Shadow Actor Scott Price and Producer Alice Fleming Discuss Bringing Back to Back Theatre’s First Film to Australian Audiences in This Interview

One of the absolute standouts of Australian cinema in 2022 has been Back to Back Theatre’s first film: Shadow. Working as an adaptation of the theatre companies celebrated stage production The Shadow Whose Prey the Hunter Becomes, Shadow posits a trio of activists, Simon, Scott and Sarah, who all have intellectual disabilities, in the middle of a town hall meeting where they’re congregating to discuss the future impacts of artificial intelligence.

Masterfully performed with a searing script that is written in collaboration by the company members, Shadow bounces from science-fiction, to existential dread, to dark comedy, all with a positively exhilarating roving camera that captures the heightened tension within the town hall meeting. Simply put: you do not want to miss Shadow.

In the below interview, actor and writer Scott Price and producer Alice Fleming joined Andrew to discuss the film prior to its homeland launch at the Sydney Film Festival. Shadow won the prestigious Audience Award at the 2022 SXSW Film Festival.  

Shadow will be screening at Perth’s Revelation Film Festival on July 15 and 16, before heading to the Darwin Festival in August.

How does it feel knowing Shadow will have its Australian premiere in June?

Scott Price: I’m a bit excited in a bit of a way. I’m just coming to my senses, we’ve made a film, and yeah, we made a film in the midst of a pandemic so I have nothing to complain about.

You’ve been with the production for a long time. Is that right?

SP: Yeah, I have, around about 15 years.

What drew you to working with Back to Back?

SP: So I didn’t always want to become an actor. I always wanted to get into something to do with technology. So that’s my main background. I did some auditions, and I got in. I’ve now become a public figure and I can’t turn back.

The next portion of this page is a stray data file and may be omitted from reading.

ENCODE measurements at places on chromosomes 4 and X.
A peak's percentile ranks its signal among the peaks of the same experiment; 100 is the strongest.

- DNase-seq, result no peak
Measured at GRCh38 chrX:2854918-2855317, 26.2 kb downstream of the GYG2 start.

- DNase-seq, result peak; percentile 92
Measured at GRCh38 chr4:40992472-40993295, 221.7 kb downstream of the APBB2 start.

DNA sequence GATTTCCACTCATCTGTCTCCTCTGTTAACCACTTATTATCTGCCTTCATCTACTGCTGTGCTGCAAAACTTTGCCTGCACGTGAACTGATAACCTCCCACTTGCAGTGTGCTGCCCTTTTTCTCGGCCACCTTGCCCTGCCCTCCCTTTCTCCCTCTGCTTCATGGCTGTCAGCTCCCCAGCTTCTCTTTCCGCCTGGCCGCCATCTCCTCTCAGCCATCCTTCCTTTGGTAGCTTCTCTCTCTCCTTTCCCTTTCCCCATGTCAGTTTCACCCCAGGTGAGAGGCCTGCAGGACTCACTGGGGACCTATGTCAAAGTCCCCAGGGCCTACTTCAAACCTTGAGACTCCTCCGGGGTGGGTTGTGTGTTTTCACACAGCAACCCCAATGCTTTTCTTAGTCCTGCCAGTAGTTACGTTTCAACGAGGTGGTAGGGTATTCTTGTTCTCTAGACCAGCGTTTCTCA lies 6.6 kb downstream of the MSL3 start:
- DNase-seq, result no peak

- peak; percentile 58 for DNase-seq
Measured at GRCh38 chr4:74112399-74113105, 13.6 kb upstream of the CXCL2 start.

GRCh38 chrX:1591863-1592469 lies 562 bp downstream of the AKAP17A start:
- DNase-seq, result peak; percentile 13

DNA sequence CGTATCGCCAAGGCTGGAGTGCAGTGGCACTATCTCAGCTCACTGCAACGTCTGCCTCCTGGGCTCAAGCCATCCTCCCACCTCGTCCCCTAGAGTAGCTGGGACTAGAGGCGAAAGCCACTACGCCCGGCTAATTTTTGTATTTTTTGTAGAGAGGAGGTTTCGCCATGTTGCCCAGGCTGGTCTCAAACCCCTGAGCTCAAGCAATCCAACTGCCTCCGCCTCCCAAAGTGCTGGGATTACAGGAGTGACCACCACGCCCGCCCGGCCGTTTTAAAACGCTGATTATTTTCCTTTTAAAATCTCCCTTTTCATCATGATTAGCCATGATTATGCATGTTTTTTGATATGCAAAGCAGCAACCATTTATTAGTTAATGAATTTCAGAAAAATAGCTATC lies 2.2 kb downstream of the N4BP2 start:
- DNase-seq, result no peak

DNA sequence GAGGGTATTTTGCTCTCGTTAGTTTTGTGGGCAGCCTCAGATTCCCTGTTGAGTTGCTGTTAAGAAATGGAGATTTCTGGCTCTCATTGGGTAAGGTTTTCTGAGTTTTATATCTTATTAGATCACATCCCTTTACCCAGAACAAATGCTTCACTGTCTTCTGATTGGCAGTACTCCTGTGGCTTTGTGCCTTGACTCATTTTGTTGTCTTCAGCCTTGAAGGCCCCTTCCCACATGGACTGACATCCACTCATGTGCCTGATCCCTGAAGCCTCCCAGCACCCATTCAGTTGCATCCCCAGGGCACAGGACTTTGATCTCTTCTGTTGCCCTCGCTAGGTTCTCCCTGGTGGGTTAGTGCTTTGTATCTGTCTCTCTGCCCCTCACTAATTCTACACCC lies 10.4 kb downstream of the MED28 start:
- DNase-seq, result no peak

Alice, for you as a producer, what was the process of turning The Shadow Whose Prey the Hunter Becomes into a film?

Alice Fleming: One thing that’s really good to note is that the play is originally co-written by the performers and some other guest writers so that’s a process that takes I don’t know — Scott, what would you say, two to three years?

SP: Yeah, two to three years.

AF: There’s a process of improvisation that then goes on to be scripted. So in some ways, the pandemic happening was a blessing and a curse, but it meant that the ensemble were essentially unable to travel. So we had this really unique opportunity to spend more time than we would adapting it into a film. And one of the really key elements that we wanted to incorporate when we were making our first feature was to make sure that there was as many strong pathways for people with disability on screen as they were off screen. So we ran a really big national call-out looking for people who might be interested in pursuing a role in film and kept it as open as [people] being interested to [people] also knowing and having experience and expertise in that field. And then we paired about 10 people with professional mentors behind the scenes, and we were able to offer 35 places for people with disability on screen throughout the film. So it was a really ambitious project and we, of course, paid everyone. Sydney Film Festival is one of the first places we’re seeing it, so it’s really kind of confronting to be sitting with an audience with your first feature film. But also, it’s really a huge joy to be sharing it, I think.

I can imagine.

AF: I’ve had a long history with the company, not quite as long as Scott, but doing a bunch of different roles. So what an amazing opportunity to be given a script like this to produce into a film. I feel quite terrified for myself, but also it’s really amazing that the company can do that.

SP: It was hard. It was so hard for me. I felt like the responsibility just fell on me.

AF: You’re a great natural leader, Scott.

I really enjoyed your performance, Scott. I thought it was really great. What was the rehearsal process like? Obviously, you’ve done this on stage? Was it just doing the same thing, but with cameras?

SP: Yeah, I think we just did like a couple of days rehearsal. Then we just shot it. And then it was like whatever the hell it was.